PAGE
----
- Of the technological innovations and feats discussed in the commentary, why did aviation inspire the most awe? Take one of the three items on aviation (essay by McIntosh, contest-winning entry by Oakley, and political cartoon by McCutcheon of the Chicago Tribune) and recreate it as commentary on another technological innovation of the 1920s, e.g., the Model A, commercial radio, talking pictures. Strive to convey a similar sense of awe, combined with a prediction of the innovation's impact on the future.
- Stuart Chase's analysis of the effects of mechanization on man and society is worth serious study (Men and Machines, 1929; pp. 14-16 in the collected commentary). Carefully read the three lists: "effects manifestly good," "effects manifestly evil," and "effects both good and evil."
- - Overall, what characteristics are shared by the effects in each of Chase's lists?
- - How much do you agree with Chase's three lists and where he placed the effects? Would you move any effects to different lists? Why?
- - Which effects would likely appear on a similar list compiled today? Which would be unlikely to appear? Why?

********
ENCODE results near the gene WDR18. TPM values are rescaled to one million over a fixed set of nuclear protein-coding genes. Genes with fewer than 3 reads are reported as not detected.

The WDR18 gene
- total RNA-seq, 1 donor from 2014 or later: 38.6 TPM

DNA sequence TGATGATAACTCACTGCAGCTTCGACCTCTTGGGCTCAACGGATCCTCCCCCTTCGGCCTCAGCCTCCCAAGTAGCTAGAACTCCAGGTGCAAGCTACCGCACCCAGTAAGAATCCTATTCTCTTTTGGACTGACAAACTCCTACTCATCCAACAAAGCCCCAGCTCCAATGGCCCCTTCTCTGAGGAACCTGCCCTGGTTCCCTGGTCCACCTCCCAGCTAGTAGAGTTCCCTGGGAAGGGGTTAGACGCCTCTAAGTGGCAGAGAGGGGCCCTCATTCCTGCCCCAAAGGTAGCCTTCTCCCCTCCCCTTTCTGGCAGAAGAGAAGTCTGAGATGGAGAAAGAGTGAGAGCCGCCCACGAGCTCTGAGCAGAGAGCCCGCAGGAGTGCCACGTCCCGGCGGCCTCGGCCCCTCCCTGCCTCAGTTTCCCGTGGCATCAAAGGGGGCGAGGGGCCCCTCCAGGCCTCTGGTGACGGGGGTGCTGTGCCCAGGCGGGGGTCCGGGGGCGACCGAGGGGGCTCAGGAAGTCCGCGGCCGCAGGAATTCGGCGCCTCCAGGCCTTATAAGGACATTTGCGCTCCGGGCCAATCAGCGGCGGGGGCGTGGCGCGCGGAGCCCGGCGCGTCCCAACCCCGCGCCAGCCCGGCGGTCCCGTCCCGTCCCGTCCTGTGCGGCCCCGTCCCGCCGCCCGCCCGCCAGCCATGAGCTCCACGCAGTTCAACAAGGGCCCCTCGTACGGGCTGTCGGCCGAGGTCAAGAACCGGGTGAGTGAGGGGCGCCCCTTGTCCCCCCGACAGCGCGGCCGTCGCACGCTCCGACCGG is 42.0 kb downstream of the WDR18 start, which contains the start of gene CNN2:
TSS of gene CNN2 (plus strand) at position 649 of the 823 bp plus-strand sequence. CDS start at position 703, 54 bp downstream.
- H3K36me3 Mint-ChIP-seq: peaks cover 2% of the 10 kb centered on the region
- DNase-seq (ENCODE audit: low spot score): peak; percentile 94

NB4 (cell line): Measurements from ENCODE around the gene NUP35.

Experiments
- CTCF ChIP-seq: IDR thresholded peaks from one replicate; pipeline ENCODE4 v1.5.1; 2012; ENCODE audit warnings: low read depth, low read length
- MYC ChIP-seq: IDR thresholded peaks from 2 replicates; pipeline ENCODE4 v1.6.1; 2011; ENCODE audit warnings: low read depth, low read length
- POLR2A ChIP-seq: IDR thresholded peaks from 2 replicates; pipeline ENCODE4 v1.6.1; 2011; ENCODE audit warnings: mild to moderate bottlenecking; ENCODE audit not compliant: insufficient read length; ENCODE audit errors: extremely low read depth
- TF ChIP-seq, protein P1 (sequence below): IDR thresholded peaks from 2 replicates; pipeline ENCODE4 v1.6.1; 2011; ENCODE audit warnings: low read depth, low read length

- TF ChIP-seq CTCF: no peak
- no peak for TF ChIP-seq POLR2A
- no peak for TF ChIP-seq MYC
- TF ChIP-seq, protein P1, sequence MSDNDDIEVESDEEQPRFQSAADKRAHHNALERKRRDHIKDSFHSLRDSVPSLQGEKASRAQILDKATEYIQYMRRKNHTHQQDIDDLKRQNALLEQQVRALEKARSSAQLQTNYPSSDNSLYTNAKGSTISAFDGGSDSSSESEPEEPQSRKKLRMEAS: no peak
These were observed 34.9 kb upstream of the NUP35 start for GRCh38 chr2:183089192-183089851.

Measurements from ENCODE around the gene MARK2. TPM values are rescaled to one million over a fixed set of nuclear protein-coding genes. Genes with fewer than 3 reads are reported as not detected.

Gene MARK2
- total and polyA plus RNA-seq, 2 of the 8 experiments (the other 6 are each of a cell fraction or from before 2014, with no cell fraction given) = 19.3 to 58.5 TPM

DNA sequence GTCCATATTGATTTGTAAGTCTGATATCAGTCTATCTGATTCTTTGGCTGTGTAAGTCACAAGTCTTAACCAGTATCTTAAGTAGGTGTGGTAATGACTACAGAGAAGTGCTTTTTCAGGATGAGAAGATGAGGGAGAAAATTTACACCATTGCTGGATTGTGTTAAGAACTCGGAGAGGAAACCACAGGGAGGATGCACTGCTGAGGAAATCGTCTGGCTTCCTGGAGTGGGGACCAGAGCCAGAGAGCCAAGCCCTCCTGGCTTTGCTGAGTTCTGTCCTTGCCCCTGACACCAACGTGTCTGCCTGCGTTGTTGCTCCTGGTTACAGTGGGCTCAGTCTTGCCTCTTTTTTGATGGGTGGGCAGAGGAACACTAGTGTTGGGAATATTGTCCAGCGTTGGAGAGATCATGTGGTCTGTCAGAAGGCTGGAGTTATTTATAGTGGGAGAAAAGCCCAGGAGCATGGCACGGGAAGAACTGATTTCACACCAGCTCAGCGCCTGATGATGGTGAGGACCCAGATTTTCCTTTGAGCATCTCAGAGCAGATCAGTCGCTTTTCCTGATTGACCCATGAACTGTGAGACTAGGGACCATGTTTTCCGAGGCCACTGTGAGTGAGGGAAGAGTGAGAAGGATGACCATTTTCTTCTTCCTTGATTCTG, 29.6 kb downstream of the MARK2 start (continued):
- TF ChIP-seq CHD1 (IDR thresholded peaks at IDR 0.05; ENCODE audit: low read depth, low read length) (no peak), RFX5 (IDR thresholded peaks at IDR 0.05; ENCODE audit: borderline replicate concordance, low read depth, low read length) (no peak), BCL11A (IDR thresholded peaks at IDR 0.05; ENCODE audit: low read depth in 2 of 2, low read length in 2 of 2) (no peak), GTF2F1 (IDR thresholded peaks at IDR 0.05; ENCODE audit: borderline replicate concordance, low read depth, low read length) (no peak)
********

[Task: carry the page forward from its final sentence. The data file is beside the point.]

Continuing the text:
- - Which effects, i.e., their presence on Chase's list, most illustrate the difference between the 1920s perspective on the Machine Age and our perspective today?
- - From the perspective of the 21st century, how would you group and title similar lists today? Why?
- Complete the table below based on the collected commentary and other resources you may consult. In the second and third columns, briefly summarize the positions held by the commentators.
|Aspects of the Machine Age
||Positive Aspect? Why?
||Negative Aspect? Why?
|Most inventions are labor-saving machines.
||We gain time by having to spend less of it getting around. E. S. Martin
||Do we know what to do with the time we gain? P. White
|Efficiency is a major consequence of mechanization.
|The pace of life has accelerated.
|People have more leisure time, and new mechanized forms of leisure activity.
|Goods are now produced by machines, not by individual men as in the past.
|Workingmen earn their living in factories, not in small shops.
|A factory worker performs just one task in the industrial process.
- To the table above, add other aspects of the Machine Age discussed in the commentary. Be sure to consult Stuart Chase's list of "effects manifestly good," "effects manifestly evil," and "effects both good and evil" (in Men and Machines, 1929).
- How did the Machine Age debate in the 1920s differ from that of the early industrial revolution in Britain and the U.S.? How does it differ from the discussion of similar issues today?